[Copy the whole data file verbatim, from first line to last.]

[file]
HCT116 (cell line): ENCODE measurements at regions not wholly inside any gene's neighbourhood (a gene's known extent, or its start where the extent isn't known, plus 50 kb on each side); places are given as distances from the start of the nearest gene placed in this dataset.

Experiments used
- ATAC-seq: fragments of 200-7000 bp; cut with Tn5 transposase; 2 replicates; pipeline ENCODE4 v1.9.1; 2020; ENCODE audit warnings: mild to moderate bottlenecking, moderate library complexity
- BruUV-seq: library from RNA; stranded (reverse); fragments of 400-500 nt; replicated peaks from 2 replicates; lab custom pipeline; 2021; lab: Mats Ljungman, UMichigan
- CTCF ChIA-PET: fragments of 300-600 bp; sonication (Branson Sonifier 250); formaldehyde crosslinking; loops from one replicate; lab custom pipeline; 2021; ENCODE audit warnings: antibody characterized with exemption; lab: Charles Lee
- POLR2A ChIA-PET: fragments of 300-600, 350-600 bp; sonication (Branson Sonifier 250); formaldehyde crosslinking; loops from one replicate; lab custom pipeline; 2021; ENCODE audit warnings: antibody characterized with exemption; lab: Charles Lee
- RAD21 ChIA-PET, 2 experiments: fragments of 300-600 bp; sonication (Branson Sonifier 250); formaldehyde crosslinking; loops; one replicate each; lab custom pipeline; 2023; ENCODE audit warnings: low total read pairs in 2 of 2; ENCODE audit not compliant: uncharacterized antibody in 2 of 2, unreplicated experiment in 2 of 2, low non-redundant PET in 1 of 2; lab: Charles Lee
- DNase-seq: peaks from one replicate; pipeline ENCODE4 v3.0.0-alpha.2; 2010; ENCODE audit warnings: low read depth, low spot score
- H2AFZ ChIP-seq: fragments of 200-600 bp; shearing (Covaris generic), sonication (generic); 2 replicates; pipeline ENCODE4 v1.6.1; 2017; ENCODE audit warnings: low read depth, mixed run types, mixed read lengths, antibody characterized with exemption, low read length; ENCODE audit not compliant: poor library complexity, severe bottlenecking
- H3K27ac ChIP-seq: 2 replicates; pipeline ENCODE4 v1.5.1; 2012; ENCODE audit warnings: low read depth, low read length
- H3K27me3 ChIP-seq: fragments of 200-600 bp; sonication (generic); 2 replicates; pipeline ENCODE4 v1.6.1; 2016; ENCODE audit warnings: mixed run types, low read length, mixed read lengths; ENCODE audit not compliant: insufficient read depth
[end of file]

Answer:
HCT116 (cell line): ENCODE measurements at regions not wholly inside any gene's neighbourhood (a gene's known extent, or its start where the extent isn't known, plus 50 kb on each side); places are given as distances from the start of the nearest gene placed in this dataset.

Experiments used
- ATAC-seq: fragments of 200-7000 bp; cut with Tn5 transposase; 2 replicates; pipeline ENCODE4 v1.9.1; 2020; ENCODE audit warnings: mild to moderate bottlenecking, moderate library complexity
- BruUV-seq: library from RNA; stranded (reverse); fragments of 400-500 nt; replicated peaks from 2 replicates; lab custom pipeline; 2021; lab: Mats Ljungman, UMichigan
- CTCF ChIA-PET: fragments of 300-600 bp; sonication (Branson Sonifier 250); formaldehyde crosslinking; loops from one replicate; lab custom pipeline; 2021; ENCODE audit warnings: antibody characterized with exemption; lab: Charles Lee
- POLR2A ChIA-PET: fragments of 300-600, 350-600 bp; sonication (Branson Sonifier 250); formaldehyde crosslinking; loops from one replicate; lab custom pipeline; 2021; ENCODE audit warnings: antibody characterized with exemption; lab: Charles Lee
- RAD21 ChIA-PET, 2 experiments: fragments of 300-600 bp; sonication (Branson Sonifier 250); formaldehyde crosslinking; loops; one replicate each; lab custom pipeline; 2023; ENCODE audit warnings: low total read pairs in 2 of 2; ENCODE audit not compliant: uncharacterized antibody in 2 of 2, unreplicated experiment in 2 of 2, low non-redundant PET in 1 of 2; lab: Charles Lee
- DNase-seq: peaks from one replicate; pipeline ENCODE4 v3.0.0-alpha.2; 2010; ENCODE audit warnings: low read depth, low spot score
- H2AFZ ChIP-seq: fragments of 200-600 bp; shearing (Covaris generic), sonication (generic); 2 replicates; pipeline ENCODE4 v1.6.1; 2017; ENCODE audit warnings: low read depth, mixed run types, mixed read lengths, antibody characterized with exemption, low read length; ENCODE audit not compliant: poor library complexity, severe bottlenecking
- H3K27ac ChIP-seq: 2 replicates; pipeline ENCODE4 v1.5.1; 2012; ENCODE audit warnings: low read depth, low read length
- H3K27me3 ChIP-seq: fragments of 200-600 bp; sonication (generic); 2 replicates; pipeline ENCODE4 v1.6.1; 2016; ENCODE audit warnings: mixed run types, low read length, mixed read lengths; ENCODE audit not compliant: insufficient read depth